Our lives before marriage looked nothing like they do now. Although Robert had rededicated his life a number of times in the Baptist church he attended, he really hadn’t been serious about committing his life to Christ. After one such rededication, someone at the church who knew he’d had a problem with drugs suggested he date a “good girl” to help keep him on the right track. So I was elected—that’s what brought us together.
The first time we went out together, we double-dated with my sister and her boyfriend. They hadn’t yet kissed, and her boyfriend had predetermined that this date would mark the big event. Thus, as soon as the date was over, Robert and I quickly disappeared and left them alone. Slipping around the house to the back door, we started to say our good-byes when suddenly my father surprised us, thinking we were vandals or thieves. Wearing only his underwear—yes, the tighty-whitey kind—he said with a dignity that belied his attire, “Deb, it’s time to come in.”
Mortified, I muttered, “Okay, Daddy,” thinking the date was over. Boy was I wrong! After my father closed the door, Robert kissed me and my whole life changed.
Shortly after we began dating, a local evangelist saw potential in Robert. He took Robert under his wing and opened doors for him to entertain church youth groups with funny skits and to share his testimony. By the time we got married, Robert was already preaching. There was just one problem: he didn’t really know God.
Just nine months after our wedding, our marriage was in trouble and I had no idea what to do to fix it. Robert was miserable. I realize now he was under conviction, but at the time I thought it was my fault. As a new bride, eager to please my husband and be a good wife, I wondered in desperation, What am I doing wrong?
Thank God, one night after preaching a borrowed sermon based on the Matthew 13 parable about the wheat and the tares, Robert began to realize he wasn’t saved. He gave his heart to Jesus the next day and was rapidly and radically transformed.
Although things got a little better at that point, life was still hard. I faced changes and challenges that left me reeling. We had recently moved to a new city where I had only a couple of friends. Robert traveled all the time in ministry, so I went by myself every Sunday to the class for young married believers. I felt like a misfit without my husband at my side. And despite both of us working forty to sixty hours a week, our combined income totaled only six hundred dollars a month.
I knew Robert had a strong call of God on his life. I also sensed that my role, like Eve’s, was to help bring it forth.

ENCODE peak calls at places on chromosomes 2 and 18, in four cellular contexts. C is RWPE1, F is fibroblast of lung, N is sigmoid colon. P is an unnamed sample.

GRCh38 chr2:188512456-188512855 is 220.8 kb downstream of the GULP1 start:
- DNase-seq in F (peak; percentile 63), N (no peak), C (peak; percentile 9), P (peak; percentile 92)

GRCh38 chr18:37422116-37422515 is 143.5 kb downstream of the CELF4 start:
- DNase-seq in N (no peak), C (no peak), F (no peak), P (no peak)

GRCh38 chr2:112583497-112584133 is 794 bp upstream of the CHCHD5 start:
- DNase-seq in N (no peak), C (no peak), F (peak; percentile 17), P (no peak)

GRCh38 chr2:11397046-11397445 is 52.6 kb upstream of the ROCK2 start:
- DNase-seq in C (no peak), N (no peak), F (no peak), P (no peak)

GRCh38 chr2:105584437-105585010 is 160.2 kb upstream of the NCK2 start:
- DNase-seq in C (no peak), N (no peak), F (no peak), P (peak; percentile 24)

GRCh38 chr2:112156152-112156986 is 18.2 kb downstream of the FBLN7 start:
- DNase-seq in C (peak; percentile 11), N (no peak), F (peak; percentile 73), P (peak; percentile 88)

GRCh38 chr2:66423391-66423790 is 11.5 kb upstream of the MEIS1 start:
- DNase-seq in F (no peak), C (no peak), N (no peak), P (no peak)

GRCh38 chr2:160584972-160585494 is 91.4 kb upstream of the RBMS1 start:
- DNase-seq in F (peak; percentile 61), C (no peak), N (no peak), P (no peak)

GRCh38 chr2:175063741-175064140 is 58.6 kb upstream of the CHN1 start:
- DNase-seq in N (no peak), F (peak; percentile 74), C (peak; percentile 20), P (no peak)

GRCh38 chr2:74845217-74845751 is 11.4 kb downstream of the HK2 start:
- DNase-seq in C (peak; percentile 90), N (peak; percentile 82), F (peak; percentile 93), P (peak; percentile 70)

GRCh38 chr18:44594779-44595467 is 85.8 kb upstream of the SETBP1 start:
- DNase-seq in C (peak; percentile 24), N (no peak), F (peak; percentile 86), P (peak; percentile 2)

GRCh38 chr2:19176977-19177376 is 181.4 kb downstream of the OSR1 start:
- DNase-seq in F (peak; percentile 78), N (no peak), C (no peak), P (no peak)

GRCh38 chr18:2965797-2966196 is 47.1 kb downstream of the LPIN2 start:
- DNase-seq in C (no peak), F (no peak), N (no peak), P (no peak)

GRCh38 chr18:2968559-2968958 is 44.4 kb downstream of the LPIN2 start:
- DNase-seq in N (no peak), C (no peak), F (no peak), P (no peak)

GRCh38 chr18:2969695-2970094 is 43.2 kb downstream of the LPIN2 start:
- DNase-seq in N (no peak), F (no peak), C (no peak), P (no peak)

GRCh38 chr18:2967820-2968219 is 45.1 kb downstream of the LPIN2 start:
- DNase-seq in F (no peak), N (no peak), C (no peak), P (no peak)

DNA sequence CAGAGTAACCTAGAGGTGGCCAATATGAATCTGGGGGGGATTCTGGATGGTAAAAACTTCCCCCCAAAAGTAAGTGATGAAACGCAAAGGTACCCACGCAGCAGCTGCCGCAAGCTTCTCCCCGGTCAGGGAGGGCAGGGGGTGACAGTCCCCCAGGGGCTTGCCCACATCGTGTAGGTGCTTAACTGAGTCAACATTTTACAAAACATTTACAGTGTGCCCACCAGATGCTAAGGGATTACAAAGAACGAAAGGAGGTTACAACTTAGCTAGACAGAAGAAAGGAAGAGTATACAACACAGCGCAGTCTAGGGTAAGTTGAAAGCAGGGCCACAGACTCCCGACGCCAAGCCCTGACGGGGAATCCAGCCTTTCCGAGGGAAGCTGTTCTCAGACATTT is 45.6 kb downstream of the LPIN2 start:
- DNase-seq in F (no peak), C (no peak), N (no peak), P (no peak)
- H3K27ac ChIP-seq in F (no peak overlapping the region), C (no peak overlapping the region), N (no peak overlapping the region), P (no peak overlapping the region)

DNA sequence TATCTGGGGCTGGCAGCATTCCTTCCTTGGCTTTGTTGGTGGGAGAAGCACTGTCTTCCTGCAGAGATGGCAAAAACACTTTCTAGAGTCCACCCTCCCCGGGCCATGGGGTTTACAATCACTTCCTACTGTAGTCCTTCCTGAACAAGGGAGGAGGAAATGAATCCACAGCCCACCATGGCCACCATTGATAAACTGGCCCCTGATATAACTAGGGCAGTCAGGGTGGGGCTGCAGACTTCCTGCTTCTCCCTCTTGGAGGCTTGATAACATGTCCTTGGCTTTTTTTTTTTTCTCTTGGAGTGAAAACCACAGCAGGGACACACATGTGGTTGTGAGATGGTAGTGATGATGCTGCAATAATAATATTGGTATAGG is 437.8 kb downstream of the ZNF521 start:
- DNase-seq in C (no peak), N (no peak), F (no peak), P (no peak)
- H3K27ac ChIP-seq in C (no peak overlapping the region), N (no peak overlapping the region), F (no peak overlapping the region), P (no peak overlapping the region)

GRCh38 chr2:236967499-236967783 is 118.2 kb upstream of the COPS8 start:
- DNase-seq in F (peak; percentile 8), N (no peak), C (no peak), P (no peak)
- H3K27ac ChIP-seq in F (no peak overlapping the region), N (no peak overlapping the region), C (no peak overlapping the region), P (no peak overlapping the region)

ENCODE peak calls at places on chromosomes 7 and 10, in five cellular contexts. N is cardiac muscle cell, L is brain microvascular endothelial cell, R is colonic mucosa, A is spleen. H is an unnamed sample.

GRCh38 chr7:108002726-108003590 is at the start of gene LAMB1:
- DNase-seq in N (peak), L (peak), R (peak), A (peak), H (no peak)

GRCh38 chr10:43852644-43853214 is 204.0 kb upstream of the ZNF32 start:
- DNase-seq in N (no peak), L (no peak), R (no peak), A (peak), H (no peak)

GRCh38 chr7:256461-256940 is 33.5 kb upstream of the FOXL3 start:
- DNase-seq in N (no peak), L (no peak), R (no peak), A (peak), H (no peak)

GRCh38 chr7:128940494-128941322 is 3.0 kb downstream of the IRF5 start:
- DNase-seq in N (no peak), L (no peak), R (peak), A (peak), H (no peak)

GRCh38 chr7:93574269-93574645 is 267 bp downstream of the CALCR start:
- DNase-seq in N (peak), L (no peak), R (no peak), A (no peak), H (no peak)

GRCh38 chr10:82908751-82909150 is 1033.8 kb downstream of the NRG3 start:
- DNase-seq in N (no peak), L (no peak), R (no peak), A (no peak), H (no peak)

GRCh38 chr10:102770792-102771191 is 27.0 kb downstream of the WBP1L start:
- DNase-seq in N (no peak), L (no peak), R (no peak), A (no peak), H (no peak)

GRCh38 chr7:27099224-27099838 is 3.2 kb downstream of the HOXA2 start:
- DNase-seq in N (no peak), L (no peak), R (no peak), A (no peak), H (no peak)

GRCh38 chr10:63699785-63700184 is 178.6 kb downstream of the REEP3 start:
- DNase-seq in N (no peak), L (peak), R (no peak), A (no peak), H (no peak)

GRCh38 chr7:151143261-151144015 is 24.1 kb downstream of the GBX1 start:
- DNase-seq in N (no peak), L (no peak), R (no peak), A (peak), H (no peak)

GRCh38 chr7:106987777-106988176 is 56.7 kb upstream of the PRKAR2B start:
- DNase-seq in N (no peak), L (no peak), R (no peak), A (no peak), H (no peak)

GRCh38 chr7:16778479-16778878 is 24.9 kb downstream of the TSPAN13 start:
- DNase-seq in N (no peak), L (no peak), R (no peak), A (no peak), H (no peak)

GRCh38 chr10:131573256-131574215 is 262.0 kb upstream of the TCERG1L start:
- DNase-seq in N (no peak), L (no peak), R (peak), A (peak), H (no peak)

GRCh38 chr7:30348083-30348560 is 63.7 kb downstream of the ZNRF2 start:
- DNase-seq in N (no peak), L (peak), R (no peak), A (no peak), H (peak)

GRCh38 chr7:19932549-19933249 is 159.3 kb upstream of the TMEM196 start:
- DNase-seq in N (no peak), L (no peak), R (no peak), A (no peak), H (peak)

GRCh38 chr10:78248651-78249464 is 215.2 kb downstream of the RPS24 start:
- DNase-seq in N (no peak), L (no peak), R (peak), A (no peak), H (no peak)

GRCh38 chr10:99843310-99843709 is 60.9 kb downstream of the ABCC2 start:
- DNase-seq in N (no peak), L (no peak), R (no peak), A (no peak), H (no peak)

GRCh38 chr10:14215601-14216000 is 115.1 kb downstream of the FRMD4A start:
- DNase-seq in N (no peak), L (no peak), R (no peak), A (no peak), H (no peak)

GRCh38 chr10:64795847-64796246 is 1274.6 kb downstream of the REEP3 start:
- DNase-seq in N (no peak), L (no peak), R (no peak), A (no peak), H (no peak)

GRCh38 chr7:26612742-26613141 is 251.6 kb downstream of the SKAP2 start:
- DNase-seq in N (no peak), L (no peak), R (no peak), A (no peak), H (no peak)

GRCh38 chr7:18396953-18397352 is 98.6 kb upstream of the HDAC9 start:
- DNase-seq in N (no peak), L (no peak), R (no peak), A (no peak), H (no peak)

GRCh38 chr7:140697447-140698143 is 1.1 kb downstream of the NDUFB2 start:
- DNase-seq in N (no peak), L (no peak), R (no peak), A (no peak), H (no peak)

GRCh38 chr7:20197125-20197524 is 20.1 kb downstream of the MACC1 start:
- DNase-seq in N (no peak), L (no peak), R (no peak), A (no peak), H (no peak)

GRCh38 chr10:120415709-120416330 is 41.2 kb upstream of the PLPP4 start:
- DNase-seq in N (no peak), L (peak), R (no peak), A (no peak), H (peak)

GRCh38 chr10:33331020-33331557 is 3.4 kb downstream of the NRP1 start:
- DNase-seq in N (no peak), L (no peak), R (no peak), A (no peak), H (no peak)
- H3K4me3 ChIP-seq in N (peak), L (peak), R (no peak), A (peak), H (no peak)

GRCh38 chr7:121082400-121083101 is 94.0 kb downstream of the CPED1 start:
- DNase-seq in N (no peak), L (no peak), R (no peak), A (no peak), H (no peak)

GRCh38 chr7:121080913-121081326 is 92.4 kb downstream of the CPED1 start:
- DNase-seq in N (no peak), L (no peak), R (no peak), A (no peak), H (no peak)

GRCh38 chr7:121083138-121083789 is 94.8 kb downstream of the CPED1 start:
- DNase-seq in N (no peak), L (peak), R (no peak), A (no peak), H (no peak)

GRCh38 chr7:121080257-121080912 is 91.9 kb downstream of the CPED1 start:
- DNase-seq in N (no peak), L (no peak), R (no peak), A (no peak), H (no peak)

Honestly, I had no clue.
Like every woman, I needed a mentor. I wanted someone to walk alongside me, to love me and show me how to get where I needed to go. But I didn’t really have anyone. My wonderful mother just wasn’t the right person for me to talk to at that point in my life. (Now I have a married daughter of my own and I understand why that’s not always best.)
Months later I began working in the offices of James Robison’s ministry; while I admired his wife, Betty, from afar, I hardly felt like I could pick up the phone and say, “Hi, Betty! Would you mind being my mentor?” So I did the only thing I knew to do. I turned to the Bible.
Having memorized Proverbs 31 before I got married, I started asking God to teach me how to be a godly wife. He answered by turning my attention to the women of the Bible. Of course! I thought. Ever since my childhood, the characters of the Scriptures have appealed to me. I’ve never been captivated as much by theology (although I appreciate its value), but I’m fascinated by biblical people and their stories.
As I read and studied about women like Eve, Mary, Sarah, Miriam, and Zipporah, the Holy Spirit began talking to me about them. They became like friends and sisters and teachers. Their examples came alive and the Lord turned them into my mentors. Determined to learn everything I could, to gain all the tips and insights these women had to offer,
I found I could grow through their experiences. I discovered, one revelation at a time, what they could teach me about becoming a grace-filled, life-giving woman of God.
You might say they began to give me grace lessons. Lessons I would be learning and living for the rest of my life.
Excerpted from The Blessed Woman by Debbie Morris. Copyright © 2013 by Debbie Morris. Excerpted by permission of WaterBrook Press, a division of Random House, Inc. All rights reserved. No part of this excerpt may be reproduced or reprinted without permission in writing from the publisher.